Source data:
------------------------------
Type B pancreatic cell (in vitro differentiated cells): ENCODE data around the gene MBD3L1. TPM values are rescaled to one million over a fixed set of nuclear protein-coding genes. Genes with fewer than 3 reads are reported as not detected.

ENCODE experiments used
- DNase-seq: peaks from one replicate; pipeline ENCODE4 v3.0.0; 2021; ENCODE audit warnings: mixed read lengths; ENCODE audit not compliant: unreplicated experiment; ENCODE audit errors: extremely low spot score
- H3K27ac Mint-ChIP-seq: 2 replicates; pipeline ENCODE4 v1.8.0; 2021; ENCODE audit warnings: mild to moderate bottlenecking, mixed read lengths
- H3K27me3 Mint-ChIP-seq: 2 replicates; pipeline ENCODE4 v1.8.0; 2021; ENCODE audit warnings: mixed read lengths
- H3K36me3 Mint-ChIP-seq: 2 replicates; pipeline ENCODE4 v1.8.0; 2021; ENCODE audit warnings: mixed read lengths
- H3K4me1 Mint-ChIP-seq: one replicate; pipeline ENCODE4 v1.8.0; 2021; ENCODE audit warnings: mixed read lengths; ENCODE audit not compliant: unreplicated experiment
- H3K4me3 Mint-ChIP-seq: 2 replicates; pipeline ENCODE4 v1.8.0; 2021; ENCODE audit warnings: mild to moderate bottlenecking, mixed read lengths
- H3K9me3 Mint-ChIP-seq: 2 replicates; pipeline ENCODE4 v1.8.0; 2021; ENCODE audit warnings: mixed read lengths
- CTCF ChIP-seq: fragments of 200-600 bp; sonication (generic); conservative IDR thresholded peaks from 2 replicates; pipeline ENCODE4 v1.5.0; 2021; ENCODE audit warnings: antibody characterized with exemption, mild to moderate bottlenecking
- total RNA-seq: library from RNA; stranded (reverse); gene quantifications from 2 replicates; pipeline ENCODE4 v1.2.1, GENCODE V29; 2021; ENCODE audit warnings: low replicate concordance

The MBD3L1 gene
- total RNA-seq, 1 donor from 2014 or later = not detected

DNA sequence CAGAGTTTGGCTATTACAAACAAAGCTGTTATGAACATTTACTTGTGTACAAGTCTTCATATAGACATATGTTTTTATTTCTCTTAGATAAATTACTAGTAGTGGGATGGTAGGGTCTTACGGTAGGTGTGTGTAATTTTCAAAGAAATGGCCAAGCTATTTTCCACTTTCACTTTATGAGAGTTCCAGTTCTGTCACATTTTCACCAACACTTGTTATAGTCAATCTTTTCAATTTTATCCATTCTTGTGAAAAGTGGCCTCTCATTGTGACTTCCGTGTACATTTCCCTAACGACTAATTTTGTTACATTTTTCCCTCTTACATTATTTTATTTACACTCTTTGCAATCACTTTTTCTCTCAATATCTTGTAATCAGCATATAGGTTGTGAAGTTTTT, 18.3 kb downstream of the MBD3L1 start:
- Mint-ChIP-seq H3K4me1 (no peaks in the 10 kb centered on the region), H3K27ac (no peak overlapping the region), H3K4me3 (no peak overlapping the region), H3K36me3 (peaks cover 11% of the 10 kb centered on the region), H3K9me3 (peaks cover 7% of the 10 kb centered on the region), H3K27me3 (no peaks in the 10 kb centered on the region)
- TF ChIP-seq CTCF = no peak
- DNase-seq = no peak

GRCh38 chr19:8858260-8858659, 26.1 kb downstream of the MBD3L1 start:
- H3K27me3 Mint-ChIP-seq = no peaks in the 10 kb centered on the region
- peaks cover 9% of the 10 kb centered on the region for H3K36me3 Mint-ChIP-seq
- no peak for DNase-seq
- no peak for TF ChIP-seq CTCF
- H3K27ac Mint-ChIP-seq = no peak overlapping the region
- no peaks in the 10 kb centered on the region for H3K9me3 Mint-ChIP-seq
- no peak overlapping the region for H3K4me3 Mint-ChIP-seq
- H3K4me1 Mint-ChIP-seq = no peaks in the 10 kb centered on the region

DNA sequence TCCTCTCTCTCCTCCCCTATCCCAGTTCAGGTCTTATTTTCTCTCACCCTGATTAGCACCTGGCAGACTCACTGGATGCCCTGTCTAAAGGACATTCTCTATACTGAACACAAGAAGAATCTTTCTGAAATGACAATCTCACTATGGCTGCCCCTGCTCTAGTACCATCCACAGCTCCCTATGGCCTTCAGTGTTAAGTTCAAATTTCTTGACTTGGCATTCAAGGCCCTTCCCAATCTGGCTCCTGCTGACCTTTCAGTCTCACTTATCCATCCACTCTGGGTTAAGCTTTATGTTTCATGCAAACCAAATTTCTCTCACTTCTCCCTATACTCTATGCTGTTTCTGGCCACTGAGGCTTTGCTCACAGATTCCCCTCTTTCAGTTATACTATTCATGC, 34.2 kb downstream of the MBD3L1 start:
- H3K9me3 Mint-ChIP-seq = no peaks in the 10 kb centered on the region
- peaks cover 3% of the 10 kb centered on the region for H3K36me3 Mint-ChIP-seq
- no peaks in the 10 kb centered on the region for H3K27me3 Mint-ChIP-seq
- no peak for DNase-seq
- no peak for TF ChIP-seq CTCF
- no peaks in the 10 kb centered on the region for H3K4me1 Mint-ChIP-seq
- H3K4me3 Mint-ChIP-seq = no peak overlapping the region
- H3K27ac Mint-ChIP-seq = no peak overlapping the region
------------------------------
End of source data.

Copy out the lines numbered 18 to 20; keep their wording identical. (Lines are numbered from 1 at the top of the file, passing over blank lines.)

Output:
GRCh38 chr19:8858260-8858659, 26.1 kb downstream of the MBD3L1 start:
- H3K27me3 Mint-ChIP-seq = no peaks in the 10 kb centered on the region
- peaks cover 9% of the 10 kb centered on the region for H3K36me3 Mint-ChIP-seq